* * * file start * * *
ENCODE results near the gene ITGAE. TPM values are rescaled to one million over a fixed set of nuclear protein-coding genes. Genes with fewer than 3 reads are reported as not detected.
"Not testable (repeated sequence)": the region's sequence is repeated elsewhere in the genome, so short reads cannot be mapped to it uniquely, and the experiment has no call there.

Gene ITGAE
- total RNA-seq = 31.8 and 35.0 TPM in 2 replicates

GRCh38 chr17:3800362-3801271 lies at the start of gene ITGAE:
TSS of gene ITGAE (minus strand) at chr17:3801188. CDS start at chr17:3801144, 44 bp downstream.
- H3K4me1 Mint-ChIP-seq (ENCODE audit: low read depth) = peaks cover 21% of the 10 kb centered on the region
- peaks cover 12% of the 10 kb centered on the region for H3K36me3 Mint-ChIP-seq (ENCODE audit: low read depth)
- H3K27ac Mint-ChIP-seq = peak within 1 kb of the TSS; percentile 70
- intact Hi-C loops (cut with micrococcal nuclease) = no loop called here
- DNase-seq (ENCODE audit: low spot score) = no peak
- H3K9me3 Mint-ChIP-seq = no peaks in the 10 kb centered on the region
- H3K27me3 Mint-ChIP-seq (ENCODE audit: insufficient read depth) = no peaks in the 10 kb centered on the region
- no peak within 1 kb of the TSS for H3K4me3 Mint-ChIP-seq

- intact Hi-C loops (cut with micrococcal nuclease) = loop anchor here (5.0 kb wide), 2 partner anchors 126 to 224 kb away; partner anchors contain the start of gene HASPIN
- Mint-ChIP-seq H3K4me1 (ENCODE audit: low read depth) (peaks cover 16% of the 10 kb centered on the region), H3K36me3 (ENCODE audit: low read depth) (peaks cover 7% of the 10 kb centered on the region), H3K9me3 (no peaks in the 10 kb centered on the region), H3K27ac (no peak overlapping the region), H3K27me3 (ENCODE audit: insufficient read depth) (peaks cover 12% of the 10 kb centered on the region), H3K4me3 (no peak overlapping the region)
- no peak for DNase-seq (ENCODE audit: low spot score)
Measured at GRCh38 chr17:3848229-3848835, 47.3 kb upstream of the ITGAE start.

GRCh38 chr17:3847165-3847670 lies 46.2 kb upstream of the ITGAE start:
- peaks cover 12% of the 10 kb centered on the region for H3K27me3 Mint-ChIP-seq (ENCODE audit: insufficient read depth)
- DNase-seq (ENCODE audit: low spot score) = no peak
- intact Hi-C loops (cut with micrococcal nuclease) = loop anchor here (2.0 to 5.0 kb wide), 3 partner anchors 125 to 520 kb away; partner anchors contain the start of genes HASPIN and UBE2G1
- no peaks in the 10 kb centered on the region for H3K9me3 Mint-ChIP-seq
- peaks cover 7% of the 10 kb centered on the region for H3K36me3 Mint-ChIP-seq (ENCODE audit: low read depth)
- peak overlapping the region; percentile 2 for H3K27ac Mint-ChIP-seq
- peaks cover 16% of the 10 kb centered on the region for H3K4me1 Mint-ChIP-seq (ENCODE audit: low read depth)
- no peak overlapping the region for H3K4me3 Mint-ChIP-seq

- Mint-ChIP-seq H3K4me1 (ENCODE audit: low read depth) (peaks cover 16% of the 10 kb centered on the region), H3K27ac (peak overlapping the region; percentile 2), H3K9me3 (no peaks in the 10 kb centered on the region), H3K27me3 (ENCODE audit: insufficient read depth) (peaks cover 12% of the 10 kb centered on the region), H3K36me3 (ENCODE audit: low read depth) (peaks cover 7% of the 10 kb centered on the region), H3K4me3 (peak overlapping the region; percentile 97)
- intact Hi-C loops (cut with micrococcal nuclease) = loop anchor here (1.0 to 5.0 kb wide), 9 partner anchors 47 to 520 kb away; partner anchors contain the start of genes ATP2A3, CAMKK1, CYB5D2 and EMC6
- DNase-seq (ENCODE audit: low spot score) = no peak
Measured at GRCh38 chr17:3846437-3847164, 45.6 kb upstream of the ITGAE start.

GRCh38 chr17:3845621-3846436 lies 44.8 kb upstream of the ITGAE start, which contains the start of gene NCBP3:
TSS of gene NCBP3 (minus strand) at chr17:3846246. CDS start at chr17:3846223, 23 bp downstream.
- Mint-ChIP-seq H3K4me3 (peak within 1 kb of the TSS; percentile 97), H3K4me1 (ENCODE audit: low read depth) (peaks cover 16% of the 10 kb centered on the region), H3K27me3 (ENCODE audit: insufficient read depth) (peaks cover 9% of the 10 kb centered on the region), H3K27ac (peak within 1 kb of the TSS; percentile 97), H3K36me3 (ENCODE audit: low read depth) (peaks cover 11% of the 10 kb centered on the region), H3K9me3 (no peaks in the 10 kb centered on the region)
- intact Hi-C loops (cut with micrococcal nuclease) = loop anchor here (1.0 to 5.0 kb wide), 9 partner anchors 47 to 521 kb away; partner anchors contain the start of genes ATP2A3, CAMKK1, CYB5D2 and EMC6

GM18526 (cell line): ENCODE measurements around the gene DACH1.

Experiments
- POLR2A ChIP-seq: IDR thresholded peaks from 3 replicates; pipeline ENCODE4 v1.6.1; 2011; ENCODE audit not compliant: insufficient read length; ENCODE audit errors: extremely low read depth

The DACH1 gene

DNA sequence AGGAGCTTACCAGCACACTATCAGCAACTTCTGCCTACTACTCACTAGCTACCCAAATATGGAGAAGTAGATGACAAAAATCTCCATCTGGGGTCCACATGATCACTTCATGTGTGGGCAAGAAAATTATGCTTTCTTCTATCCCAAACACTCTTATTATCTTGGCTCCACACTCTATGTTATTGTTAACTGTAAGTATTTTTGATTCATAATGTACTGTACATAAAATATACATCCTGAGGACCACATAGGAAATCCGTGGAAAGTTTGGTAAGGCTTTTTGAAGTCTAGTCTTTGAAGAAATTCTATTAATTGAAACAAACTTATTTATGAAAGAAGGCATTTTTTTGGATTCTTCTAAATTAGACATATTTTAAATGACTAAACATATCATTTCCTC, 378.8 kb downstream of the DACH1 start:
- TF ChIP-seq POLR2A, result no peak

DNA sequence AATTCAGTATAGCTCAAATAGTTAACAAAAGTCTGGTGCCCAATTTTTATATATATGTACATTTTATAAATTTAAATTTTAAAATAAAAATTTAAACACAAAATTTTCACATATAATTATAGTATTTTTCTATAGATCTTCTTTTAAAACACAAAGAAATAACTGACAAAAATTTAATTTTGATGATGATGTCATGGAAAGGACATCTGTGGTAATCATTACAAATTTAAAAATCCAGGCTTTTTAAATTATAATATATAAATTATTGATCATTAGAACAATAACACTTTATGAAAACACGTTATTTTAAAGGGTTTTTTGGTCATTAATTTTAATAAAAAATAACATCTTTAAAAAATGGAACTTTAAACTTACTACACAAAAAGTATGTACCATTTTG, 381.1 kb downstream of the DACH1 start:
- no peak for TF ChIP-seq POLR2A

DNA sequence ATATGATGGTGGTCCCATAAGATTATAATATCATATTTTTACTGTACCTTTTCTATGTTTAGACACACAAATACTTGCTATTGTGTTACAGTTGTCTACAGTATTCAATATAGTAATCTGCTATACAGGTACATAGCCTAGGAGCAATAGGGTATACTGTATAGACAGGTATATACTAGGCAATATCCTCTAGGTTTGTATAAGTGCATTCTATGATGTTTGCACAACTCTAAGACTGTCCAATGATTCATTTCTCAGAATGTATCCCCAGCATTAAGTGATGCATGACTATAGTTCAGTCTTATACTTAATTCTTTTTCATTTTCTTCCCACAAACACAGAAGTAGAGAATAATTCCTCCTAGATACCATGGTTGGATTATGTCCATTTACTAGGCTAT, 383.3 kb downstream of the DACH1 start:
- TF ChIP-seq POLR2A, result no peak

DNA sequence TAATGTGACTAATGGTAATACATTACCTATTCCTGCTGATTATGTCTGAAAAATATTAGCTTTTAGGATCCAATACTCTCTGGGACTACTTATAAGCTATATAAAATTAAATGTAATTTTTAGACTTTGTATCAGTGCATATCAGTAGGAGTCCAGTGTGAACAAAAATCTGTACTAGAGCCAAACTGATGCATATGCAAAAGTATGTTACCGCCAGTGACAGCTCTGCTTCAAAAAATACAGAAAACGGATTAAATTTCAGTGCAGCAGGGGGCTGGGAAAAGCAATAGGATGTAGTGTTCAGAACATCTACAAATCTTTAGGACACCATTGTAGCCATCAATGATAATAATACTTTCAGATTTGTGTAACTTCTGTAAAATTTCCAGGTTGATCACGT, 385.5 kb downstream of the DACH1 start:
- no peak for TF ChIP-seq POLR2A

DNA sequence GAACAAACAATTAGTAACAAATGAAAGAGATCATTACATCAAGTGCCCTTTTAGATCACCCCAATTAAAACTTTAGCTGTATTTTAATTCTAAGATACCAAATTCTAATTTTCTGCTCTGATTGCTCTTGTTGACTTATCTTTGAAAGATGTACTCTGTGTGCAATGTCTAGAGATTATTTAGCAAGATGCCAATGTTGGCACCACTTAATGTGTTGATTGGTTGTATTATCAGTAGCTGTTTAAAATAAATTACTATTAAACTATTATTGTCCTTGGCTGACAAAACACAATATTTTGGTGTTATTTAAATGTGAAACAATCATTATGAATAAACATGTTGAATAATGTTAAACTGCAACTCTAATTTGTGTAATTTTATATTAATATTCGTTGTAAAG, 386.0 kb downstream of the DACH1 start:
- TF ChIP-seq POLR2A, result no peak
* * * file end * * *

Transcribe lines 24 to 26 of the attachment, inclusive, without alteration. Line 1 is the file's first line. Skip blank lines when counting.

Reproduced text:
- peaks cover 7% of the 10 kb centered on the region for H3K36me3 Mint-ChIP-seq (ENCODE audit: low read depth)
- peak overlapping the region; percentile 2 for H3K27ac Mint-ChIP-seq
- peaks cover 16% of the 10 kb centered on the region for H3K4me1 Mint-ChIP-seq (ENCODE audit: low read depth)